Once and Again
A modern sensibility and a 19th-century spirit enliven the new Westin Melbourne hotel by Carr Design Group.
Jen Renzi -- Interior Design, 3/1/2001 12:00:00 AM
TIME HAD TAKEN its toll on Melbourne's City Square, a public quad bordered by stately but crumbling 19th-century architectural landmarks. In an effort to halt the park's deterioration, Staged Developments of Australia (SDA) struck a bargain with the city in 1995. SDA agreed to refurbish the park and its historic Regent Theatre, slated for demolition, in exchange for ownership of half the square's acreage, on which it would develop a luxury mixed-use building. The Westin hotel was conceived as the core of the 14-story, $150 million (Australian) structure. To create a design that would reflect the city's European bearing as well as the style of the neighboring Gothic and neoclassical structures-which include the recently-refurbished St. Paul's Cathedral and the Town Hall-SDA enlisted the architecture firms Desmond Brooks International and Robert Peck von Hartel Trethowan. It wasn't until midway through constructing the mansard-roofed, glass-and-brick building, however, that SDA hired home-grown talent Sue Carr, director of the Melbourne-based Carr Design Group. The project scope entailed a complete fit-out of the 262 guest rooms as well as public and conference areas, restaurants, pool, and spa-a daunting task to inherit on such a tight time frame. Moreover, the designers had to meet the demands of the four parties already involved: the property owner, the Westin Hotel management, and the two project architects.
"Once we were on board, the design direction totally changed," says design team member Daniel Stellini. The developers had requested Old World charm and a French-influenced décor (the site is located in the city's "Paris end"), which an earlier designer had interpreted as "a traditional grand hotel with excessive use of marble, a twin staircase lobby design, and an overall Renaissance theme," Stellini describes. Although very grand, the plan did not pay tribute to Melbourne as a diverse, contemporary "city of style." While preserving the French character and the spirit of the surrounding architecture, Carr Design Group pushed for a more liberal, less slavish translation of history.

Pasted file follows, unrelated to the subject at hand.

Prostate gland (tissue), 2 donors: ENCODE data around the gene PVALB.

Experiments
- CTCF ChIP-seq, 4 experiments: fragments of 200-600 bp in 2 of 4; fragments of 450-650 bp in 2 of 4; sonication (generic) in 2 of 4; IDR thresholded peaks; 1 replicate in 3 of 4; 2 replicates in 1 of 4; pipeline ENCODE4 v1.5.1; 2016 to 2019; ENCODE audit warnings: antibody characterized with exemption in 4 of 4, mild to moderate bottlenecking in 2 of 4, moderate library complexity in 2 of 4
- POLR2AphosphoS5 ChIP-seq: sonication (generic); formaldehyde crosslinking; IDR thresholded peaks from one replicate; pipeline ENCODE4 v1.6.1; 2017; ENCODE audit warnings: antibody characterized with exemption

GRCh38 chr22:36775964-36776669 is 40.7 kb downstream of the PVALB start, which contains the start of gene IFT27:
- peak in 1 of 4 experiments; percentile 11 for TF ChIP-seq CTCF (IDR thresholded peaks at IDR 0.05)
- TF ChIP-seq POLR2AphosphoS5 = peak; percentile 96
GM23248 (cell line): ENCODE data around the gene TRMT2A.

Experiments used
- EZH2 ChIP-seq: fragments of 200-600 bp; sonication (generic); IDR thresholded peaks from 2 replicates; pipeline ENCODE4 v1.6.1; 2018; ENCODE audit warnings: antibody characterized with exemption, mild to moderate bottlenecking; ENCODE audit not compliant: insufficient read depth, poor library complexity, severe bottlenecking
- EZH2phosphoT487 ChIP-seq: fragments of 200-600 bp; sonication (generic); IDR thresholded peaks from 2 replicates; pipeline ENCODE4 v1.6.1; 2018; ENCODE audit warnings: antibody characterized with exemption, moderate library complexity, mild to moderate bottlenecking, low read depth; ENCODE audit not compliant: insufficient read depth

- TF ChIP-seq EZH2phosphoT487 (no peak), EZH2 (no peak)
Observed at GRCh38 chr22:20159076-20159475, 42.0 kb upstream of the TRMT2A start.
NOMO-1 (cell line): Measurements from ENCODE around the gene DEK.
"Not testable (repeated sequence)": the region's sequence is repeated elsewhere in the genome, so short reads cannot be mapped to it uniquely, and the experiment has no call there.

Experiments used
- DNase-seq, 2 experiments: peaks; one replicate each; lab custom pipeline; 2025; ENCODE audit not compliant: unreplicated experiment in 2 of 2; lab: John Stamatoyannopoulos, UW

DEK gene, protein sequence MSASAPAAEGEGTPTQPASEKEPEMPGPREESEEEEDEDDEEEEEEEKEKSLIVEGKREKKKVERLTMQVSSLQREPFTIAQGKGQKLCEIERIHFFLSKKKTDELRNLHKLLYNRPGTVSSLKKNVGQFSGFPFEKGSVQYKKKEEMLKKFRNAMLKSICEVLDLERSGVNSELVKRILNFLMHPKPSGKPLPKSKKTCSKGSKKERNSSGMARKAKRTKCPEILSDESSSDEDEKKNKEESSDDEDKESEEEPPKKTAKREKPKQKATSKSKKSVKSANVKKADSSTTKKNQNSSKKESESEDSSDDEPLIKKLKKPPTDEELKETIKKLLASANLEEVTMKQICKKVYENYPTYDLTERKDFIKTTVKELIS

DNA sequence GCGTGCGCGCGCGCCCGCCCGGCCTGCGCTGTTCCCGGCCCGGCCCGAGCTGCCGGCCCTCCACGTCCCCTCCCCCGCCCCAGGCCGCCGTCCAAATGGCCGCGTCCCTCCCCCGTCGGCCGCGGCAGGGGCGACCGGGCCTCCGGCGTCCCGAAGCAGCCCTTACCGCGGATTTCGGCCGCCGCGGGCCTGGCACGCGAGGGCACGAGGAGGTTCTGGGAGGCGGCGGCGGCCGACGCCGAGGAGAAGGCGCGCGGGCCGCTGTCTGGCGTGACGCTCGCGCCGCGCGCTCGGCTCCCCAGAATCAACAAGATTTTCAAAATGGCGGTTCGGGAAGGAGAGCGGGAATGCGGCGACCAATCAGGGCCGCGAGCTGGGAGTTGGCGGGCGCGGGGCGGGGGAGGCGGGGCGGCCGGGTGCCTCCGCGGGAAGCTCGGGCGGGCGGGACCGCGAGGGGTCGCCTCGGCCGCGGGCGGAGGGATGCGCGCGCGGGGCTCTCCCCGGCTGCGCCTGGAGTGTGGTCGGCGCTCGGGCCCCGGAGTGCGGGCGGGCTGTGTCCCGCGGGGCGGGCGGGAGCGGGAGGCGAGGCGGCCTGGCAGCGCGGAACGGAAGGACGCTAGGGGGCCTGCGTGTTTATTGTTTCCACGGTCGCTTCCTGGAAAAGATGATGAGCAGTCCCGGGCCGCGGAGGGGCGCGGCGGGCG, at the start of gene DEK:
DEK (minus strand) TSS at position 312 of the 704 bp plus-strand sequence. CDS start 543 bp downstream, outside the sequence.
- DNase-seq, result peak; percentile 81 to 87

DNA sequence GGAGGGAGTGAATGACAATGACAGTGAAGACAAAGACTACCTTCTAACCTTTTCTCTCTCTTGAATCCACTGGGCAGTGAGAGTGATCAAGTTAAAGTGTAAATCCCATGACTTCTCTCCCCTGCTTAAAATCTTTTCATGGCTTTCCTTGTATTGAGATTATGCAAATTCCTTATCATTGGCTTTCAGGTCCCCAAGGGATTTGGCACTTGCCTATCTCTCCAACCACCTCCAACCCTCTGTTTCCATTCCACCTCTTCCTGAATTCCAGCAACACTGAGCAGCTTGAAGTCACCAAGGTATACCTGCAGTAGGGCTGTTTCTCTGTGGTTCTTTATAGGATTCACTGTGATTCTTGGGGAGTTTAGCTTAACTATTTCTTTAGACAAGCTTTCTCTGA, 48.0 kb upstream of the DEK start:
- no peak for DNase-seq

One step inside the entrance places patrons squarely in the crossroads of City Square's past and present. The large-scale public areas have a ceremonial presence akin to that of a traditional European hotel. But the lofty proportions and spare detailing serve a more contemporary (and civic) purpose by opening to the newly tree-lined City Square through an unobstructed wall of double-height bay windows. The lobby is paved with a combination of French limestone and cut bluestone-a popular local material that was also used to erect the nearby St. Paul's Cathedral. The dramatic sweep of the freestanding reverse spiral staircase, with its stainless-steel mesh balustrade and aluminum soffit, is out-and-out modern, as is the series of sculptural metal chandeliers above. The space's expansiveness is balanced by cozy vignettes of plush, neutral-hued furniture in the lobby and the adjacent library-style bar, which mingle chairs and table groupings of various heights to create visual texture. The native bluestone reappears in panels flanking the fireplaces in the bar; although decorated with classical flourishes, the mantels are fashioned of cast plaster rather than marble. Taking advantage of Melbourne's flourishing contemporary art scene, the design team purchased and commissioned works by local artists to display throughout the hotel. In the spacious guest rooms, many of which have balcony views, headboards and custom furnishings are of a warm-toned American cherry. Bathrooms feature towel racks and freestanding vanities selected to provide a French flavor. The overall design respects the spirit of Melbourne's history while ensuring continuity with its future.
Although the entire Carr Design Group team contributed to the 22-month project, Carr extends special credit to Nick Graham, Ingrid Bakker, Di Ritter, and Simone Fraterman.